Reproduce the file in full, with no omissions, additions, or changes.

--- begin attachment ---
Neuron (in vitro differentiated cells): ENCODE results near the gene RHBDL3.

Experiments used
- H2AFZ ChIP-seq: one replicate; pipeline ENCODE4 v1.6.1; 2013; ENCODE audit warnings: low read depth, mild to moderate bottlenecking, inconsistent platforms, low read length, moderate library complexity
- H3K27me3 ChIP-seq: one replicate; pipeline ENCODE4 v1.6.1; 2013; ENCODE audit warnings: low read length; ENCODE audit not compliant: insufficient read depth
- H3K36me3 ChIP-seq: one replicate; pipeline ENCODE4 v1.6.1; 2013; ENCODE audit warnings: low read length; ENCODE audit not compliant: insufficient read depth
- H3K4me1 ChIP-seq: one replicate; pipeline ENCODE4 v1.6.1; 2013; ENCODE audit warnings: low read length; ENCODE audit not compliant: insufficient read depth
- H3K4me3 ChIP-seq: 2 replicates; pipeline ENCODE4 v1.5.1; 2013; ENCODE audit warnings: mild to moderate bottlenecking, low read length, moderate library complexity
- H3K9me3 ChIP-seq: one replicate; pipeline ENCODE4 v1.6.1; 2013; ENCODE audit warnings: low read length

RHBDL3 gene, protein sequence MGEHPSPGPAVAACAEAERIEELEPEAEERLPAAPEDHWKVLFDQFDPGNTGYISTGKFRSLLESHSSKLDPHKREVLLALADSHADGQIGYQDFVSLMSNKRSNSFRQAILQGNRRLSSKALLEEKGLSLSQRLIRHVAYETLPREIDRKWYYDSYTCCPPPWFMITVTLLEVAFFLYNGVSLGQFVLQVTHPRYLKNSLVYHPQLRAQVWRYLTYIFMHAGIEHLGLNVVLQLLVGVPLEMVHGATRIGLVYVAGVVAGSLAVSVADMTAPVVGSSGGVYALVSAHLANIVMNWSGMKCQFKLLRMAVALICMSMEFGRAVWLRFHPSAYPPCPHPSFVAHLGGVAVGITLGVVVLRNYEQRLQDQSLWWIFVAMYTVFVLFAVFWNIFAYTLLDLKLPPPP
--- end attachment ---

Neuron (in vitro differentiated cells): ENCODE results near the gene RHBDL3.

Experiments used
- H2AFZ ChIP-seq: one replicate; pipeline ENCODE4 v1.6.1; 2013; ENCODE audit warnings: low read depth, mild to moderate bottlenecking, inconsistent platforms, low read length, moderate library complexity
- H3K27me3 ChIP-seq: one replicate; pipeline ENCODE4 v1.6.1; 2013; ENCODE audit warnings: low read length; ENCODE audit not compliant: insufficient read depth
- H3K36me3 ChIP-seq: one replicate; pipeline ENCODE4 v1.6.1; 2013; ENCODE audit warnings: low read length; ENCODE audit not compliant: insufficient read depth
- H3K4me1 ChIP-seq: one replicate; pipeline ENCODE4 v1.6.1; 2013; ENCODE audit warnings: low read length; ENCODE audit not compliant: insufficient read depth
- H3K4me3 ChIP-seq: 2 replicates; pipeline ENCODE4 v1.5.1; 2013; ENCODE audit warnings: mild to moderate bottlenecking, low read length, moderate library complexity
- H3K9me3 ChIP-seq: one replicate; pipeline ENCODE4 v1.6.1; 2013; ENCODE audit warnings: low read length

RHBDL3 gene, protein sequence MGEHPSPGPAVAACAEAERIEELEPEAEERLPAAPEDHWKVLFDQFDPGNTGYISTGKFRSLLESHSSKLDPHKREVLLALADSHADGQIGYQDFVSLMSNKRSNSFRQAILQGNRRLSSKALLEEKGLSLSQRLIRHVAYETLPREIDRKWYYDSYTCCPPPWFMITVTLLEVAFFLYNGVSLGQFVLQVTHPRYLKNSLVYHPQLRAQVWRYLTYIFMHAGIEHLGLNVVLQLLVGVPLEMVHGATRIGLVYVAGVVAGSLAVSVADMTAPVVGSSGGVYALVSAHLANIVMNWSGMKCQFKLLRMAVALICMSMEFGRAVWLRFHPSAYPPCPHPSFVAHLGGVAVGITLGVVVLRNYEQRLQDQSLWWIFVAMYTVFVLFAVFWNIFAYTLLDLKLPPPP